To say, “I love you, Lord”,
For we are one.

Yet still I say
These things to you each day –
For we are one.

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agoraphobia, depression, anxiety, chronic fatigue, cycling,, Prayer

Agoraphobia diary: 10am day 3

Hello, everyone. Well, today is the third day of my agoraphobia challenge, and this morning brings a chance to catch my breath. I slept like a log, with only one anxiety dream – much better than the night before. The plan for today is to walk to my family’s house, have lunch, then sit in the middle at the back of the car again for a shorter drive to one of my favourite places in the world: Wicken Fen. Hopefully, this will be less testing than the previous two days, though the cumulative effect of facing feared situations is very tiring, especially on top of chronic fatigue.

For now, I’ve got time for an extra pot of tea, then a space for contemplation, before plunging into the day’s activities. Meanwhile, here is this morning’s reflection:

You give us all a lifetime

He gives breath to everyone, life to everyone who walks the earth (Isaiah 42:5; NLT).

How short is life, how full of trouble! (Job 14:1; NLT).

The Lord must wait for you to come to him so he can show you his love and compassion (Isaiah 30:18; NLT).

Even when I walk through the darkest valley, I will not be afraid, for you are close beside me. Your rod and your staff protect and comfort me (Psalm 23:4; NLT).

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Lord God,

You give us all a lifetime,
Long or short,

To come to terms
With how we are brought up,

With who, and what,
We are,

And all that
We experience.

Plus, you wait to help us
Every day –

If only
We will ask.

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agoraphobia, depression, anxiety, chronic fatigue, cycling,, Prayer

Agoraphobia diary: day 2

Hello, friends. Well, after texting my son to explain my claustrophobic fear of sitting in the back of the car between two child seats (as mentioned in my previous blog), I managed it – all the way to Cambridge and back to Ely. Being honest about it was a huge help. The only time I was uncomfortable was when we were looking for a parking space in busy side-streets. I felt we might never get out of the car, but hung on to my courage, and coped.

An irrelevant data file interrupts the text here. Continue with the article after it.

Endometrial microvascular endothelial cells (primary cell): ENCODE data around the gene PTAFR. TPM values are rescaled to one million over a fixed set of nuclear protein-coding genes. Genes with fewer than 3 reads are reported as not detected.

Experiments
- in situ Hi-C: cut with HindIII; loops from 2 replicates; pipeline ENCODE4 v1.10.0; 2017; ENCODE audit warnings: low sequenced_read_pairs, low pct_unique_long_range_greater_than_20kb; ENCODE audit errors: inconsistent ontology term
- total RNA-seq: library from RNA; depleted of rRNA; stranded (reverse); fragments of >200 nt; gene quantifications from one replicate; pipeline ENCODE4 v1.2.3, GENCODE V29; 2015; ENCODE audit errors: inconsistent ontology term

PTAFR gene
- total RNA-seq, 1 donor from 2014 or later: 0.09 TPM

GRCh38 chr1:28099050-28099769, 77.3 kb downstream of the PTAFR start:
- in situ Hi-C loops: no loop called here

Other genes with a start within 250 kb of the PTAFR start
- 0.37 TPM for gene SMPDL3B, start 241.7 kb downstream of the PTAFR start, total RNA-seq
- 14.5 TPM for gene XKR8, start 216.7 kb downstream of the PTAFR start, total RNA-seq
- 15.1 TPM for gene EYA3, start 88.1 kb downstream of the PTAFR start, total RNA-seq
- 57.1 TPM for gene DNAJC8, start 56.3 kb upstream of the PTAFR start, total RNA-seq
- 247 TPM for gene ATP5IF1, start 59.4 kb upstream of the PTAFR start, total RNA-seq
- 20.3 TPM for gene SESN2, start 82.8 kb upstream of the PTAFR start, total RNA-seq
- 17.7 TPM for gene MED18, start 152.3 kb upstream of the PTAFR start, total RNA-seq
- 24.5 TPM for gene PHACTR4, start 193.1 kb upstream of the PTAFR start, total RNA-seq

The object of the journey was an archaeology open day, mainly intended for children. It was busy and crowded, the only bad moments being when I couldn’t find any members of the family. Afterwards we had a windy, cool picnic by the river Cam, watching the boat crews of various colleges going through their drills. As I got more tired, I began to long for some security and a good rest, so was very pleased to get back to my hotel room and put my feet up for an exhausted sleep.

My most triumphant moments involved herding a large, aggressively-hissing swan back into the water three or four times. It came astonishingly close, and was taller than my grandchildren. It was an unusual thing for me to do, but perhaps by then I felt I had nothing left to lose!

Increasingly, I’m reflecting on what healing actually means, as seen in today’s blog:

 

What is healing?

 

Lord God,

We know
You heal all our diseases,

But what, exactly,
Does this healing mean?

Sometimes it means
The end of pain and suffering;

Sometimes it means
Embracing them, like you.

 

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He […] heals all my diseases (Psalm 103:3; NLT).

Yet I said to myself, “This is my sickness, and I must endure it” (Jeremiah:10;19; NIV).

“The Son of Man must suffer many terrible things,” he said (Luke 9:22; NLT).

Those who suffer he delivers in their suffering; he speaks to them in their affliction (Job 36:15; NIV).

I was given a thorn in my flesh […] Three times I begged the Lord to take it away. Each time he said, “My grace is all you need. My power works best in weakness” (2 Corinthians 12:7-9; NLT).

In everything we do, we show that we are true ministers of God. We patiently endure troubles and hardships and calamities of every kind (2 Corinthians 6:4; NLT).

We know that in all things God works for the good of those who love him (Romans 8:28; NIV).

The Lord gave and the Lord has taken away; may the name of the Lord be praised (Job 1:21; NIV).

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agoraphobia, depression, anxiety, chronic fatigue, cycling,, Prayer

Agoraphobia diary: 3.30am on day 2